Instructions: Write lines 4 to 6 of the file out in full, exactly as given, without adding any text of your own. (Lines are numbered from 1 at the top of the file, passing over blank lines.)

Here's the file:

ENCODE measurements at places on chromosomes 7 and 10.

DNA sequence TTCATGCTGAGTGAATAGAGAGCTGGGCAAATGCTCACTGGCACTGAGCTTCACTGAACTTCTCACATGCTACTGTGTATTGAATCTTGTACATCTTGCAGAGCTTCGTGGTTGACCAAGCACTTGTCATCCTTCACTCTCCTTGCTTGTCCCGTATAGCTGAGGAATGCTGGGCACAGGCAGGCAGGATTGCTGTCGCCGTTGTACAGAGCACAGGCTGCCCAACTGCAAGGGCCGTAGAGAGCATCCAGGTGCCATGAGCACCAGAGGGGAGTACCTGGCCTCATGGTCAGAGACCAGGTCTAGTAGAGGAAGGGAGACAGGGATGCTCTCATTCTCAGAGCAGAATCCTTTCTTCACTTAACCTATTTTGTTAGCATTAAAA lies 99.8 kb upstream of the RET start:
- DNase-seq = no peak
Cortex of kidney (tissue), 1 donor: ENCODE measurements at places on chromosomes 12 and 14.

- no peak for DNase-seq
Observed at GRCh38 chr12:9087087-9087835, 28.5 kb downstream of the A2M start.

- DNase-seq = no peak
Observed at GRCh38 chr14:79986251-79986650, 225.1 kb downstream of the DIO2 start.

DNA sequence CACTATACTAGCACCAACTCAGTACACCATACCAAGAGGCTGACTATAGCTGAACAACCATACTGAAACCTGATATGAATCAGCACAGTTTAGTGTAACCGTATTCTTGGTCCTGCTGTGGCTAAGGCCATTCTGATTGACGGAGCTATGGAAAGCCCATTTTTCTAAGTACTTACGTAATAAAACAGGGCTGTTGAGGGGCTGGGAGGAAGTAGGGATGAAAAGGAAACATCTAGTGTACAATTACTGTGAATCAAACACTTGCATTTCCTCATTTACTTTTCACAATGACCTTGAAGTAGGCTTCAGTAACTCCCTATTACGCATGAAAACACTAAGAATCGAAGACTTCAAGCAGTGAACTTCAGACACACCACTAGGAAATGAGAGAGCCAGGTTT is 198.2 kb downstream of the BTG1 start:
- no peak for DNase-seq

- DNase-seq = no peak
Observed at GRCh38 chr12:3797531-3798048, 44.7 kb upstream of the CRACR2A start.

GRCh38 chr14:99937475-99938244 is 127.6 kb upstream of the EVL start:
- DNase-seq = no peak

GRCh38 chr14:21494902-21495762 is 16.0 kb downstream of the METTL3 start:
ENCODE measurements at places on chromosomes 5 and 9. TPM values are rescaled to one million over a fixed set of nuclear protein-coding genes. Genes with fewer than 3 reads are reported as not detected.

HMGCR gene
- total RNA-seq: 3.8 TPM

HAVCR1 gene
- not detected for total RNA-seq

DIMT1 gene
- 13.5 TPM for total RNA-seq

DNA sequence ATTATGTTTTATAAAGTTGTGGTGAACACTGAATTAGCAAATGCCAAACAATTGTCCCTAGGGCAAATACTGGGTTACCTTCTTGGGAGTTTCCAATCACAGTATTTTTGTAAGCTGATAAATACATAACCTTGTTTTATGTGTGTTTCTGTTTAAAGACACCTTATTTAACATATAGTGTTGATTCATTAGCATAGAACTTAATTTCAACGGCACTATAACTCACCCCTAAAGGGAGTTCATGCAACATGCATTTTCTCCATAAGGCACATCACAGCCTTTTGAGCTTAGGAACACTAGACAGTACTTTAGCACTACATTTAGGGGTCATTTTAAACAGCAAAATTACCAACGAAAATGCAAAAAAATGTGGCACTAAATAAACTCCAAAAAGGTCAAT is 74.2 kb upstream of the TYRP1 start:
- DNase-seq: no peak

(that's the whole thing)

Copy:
Cortex of kidney (tissue), 1 donor: ENCODE measurements at places on chromosomes 12 and 14.

- no peak for DNase-seq
Observed at GRCh38 chr12:9087087-9087835, 28.5 kb downstream of the A2M start.